HISTORY AND CONCEPT OF JUNIOR AND SENIOR ROTC
he Reserve Officer Training Corps had its beginning in 1862 when
Congress passed the Morrill Act.
This Act provided grants of land for educational institutions which would include, among other things,
military science in their curriculum.
These institutions were known as Land Grant Colleges. Other laws were subsequently enacted to elaborate on the program.
The most significant of these was the ROTC Vitalization Act passed in 1964.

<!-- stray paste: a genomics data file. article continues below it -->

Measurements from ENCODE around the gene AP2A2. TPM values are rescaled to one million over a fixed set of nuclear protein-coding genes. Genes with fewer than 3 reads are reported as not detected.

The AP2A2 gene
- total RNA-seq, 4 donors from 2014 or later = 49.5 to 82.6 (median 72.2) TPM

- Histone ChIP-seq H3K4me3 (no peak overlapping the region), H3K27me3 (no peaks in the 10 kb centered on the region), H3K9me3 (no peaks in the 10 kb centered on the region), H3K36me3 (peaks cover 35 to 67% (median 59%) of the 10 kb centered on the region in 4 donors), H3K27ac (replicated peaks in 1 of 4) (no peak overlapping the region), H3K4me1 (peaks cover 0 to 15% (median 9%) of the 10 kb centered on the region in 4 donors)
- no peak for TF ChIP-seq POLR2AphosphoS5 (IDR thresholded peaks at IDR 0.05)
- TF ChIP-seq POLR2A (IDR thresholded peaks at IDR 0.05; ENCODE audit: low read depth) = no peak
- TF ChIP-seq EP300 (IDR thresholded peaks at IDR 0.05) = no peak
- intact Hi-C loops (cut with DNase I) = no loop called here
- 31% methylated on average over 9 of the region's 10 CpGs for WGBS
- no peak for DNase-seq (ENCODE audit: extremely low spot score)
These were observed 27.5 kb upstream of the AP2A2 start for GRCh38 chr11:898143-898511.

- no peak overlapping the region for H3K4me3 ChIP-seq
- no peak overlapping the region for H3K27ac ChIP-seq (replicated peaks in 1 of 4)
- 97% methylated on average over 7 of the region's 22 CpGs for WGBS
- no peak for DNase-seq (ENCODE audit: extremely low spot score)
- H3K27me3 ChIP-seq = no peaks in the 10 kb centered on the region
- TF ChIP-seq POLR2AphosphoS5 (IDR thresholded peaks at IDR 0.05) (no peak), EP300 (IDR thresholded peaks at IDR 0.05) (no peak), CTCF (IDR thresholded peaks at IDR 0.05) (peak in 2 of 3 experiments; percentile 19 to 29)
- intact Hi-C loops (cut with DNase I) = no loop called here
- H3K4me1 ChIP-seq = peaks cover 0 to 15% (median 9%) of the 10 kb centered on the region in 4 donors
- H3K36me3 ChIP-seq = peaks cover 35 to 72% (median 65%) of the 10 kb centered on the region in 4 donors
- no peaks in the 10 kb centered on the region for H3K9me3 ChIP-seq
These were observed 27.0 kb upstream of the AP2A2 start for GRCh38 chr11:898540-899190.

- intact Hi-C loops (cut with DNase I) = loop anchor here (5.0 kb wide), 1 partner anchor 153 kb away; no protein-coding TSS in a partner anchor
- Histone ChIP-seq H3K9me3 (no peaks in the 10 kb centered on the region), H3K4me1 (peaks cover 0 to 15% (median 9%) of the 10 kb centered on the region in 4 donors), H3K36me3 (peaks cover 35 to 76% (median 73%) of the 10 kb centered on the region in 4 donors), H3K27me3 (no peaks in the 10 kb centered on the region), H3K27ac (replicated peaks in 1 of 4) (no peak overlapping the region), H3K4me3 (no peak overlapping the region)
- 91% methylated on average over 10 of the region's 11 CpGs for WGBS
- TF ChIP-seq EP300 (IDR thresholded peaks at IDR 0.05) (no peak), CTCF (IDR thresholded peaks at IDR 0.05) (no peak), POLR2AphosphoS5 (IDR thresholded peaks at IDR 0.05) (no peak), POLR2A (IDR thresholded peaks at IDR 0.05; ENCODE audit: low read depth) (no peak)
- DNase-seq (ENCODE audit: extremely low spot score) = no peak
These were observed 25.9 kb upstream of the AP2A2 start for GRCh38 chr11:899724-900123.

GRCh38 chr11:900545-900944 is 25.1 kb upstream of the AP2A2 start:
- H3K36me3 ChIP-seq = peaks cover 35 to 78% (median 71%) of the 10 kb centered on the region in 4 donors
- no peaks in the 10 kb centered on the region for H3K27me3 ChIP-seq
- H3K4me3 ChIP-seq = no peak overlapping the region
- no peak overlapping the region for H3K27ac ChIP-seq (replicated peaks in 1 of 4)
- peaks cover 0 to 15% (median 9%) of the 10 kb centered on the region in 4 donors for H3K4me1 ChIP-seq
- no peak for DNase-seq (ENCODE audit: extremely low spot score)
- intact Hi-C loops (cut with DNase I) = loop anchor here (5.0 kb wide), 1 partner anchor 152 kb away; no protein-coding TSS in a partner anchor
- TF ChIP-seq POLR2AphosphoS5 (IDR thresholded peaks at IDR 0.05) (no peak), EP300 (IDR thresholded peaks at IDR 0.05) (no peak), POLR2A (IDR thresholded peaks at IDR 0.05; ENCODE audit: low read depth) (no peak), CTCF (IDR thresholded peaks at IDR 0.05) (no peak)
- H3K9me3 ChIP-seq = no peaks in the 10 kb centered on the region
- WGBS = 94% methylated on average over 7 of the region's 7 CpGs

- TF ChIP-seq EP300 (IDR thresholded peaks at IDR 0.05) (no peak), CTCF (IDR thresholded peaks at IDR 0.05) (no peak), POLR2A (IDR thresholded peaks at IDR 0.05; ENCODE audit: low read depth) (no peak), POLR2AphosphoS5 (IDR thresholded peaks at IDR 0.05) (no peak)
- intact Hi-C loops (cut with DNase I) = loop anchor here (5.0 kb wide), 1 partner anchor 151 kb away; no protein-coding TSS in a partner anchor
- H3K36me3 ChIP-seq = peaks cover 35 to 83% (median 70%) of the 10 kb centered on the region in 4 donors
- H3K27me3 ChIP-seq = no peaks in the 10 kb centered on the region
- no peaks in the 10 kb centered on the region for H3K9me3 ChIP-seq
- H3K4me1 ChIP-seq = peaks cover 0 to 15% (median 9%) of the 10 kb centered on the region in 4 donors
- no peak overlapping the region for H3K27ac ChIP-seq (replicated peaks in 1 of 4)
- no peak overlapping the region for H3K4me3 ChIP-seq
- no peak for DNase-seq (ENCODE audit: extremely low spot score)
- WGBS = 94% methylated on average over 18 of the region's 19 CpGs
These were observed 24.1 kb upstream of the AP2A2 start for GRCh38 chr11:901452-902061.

This Act enlarged the Junior ROTC Program from 252 Army sponsored schools to 1,200 and included Navy,
Marine Corps and Air Force Units.
From 1920 through World War II, all
able-bodied males under the age of 21 who attended a Land Grant College
were required to take two years of ROTC training. This requirement was
dropped in 1946. Other major changes have been made and continue to be
made, but the Services monitor the programs for curricular, numbers involved,
scholarship requirements and program management to ensure that a dynamic
and viable program is in place for all services.